Companies known as strategic landowners make money for investors by buying agricultural land that may be needed for future housing at low prices, securing planning consent and selling it on for significant profits. They include Legal & General, which boasts “a strategic land portfolio of 3,550 acres stretching from Luton to Cardiff”.
Sites with potential for 800,000 homes are at the preplanning stage, according to Savills. A third are owned by land promoters who often seek planning consent for agricultural land in order to generate a return for institutional investors. Another third are owned by developers and housebuilders and the rest by other parts of the private sector, the state and social landlords.
Labour’s proposal comes amid signs of growing cross-party consensus that radical steps are needed to boost housebuilding, with the communities secretary, Sajid Javid, warning this week that he wants to take a more “muscular” approach to tackling land hoarding by developers.
A similar policy has been advocated by some leading Conservatives, including the former planning minister Nick Boles. In a sign of growing political consensus, he said the huge windfalls gained by some landowners were inequitable and that the current system of capturing the uplift in land value through section 106 agreements was “incredibly inefficient”, because private developers could afford to outwit planners with expensive lawyers and consultants.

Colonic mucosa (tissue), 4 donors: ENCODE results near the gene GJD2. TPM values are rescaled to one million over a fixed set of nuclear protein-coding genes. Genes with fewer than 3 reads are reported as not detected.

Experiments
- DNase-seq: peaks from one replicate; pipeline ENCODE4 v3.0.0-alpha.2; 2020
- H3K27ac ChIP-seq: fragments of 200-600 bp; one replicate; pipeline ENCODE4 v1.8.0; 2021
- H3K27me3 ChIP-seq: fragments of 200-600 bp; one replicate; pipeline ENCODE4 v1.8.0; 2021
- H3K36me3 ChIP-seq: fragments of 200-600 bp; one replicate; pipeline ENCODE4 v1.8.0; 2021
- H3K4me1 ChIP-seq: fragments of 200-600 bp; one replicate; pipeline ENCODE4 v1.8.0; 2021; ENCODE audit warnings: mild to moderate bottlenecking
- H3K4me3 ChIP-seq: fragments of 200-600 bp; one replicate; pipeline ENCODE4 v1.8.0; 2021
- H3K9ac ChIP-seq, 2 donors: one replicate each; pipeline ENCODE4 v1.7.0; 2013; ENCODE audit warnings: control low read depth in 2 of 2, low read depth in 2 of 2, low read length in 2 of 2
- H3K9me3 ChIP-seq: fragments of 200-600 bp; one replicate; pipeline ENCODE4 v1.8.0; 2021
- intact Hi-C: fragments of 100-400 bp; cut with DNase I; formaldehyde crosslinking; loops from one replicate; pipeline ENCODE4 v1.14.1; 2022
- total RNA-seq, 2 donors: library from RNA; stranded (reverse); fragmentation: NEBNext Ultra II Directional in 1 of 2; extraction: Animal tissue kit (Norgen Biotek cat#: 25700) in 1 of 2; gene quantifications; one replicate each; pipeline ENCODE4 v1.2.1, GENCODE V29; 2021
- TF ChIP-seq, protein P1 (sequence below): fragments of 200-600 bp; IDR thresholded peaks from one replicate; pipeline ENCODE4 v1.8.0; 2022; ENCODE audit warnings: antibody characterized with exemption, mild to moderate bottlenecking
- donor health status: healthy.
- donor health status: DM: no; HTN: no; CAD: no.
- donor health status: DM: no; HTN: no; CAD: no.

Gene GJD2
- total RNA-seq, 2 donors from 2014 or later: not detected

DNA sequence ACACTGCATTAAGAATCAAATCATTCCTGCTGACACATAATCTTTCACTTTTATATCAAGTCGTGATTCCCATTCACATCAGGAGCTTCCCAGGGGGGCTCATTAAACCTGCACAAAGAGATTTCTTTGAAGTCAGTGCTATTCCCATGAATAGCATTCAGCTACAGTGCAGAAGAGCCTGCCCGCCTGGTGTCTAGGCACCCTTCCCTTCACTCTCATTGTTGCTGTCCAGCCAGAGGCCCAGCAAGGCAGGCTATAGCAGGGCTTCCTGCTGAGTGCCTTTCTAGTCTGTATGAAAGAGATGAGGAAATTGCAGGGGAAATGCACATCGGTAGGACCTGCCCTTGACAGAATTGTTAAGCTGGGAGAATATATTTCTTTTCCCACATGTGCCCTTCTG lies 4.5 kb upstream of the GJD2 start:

“There will be mass opposition, but there aren’t that many landowners and they are not a huge voting block,” Boles said. “Not all Conservatives would naturally feel comfortable with this but I have been struck by the positive reaction.”
Speaking earlier this week Javid indicated he would like to change the system. He said: “I think it’s right that the state takes a portion of that uplift to support local infrastructure and development.”
Healey said: “The principle behind this idea is simple: the additional value of land publicly created by the granting of planning permission should flow to the local community rather than just as windfall profit to big developers, landowners and land agents.”
It comes as council leaders warn that council homes are being sold off so fast under the right-to-buy system it has become a “fire sale”. Since 2013, more than 55,000 council homes have been sold to private buyers with discounts set by central government averaging £60,000. Only 11,357 replacements have been started. Councils keep only a third of sale receipts, with the rest going to central government. They are arguing they should keep 100%.
“This loss of social rented housing risks pushing more families into the private rented sector, driving up housing benefit spending and rents and exacerbating our homelessness crisis,” said Judith Blake, housing spokesperson for the Local Government Association. “This is particularly concerning as many of the homes sold through the scheme ended up being rented out privately at more expensive rates.”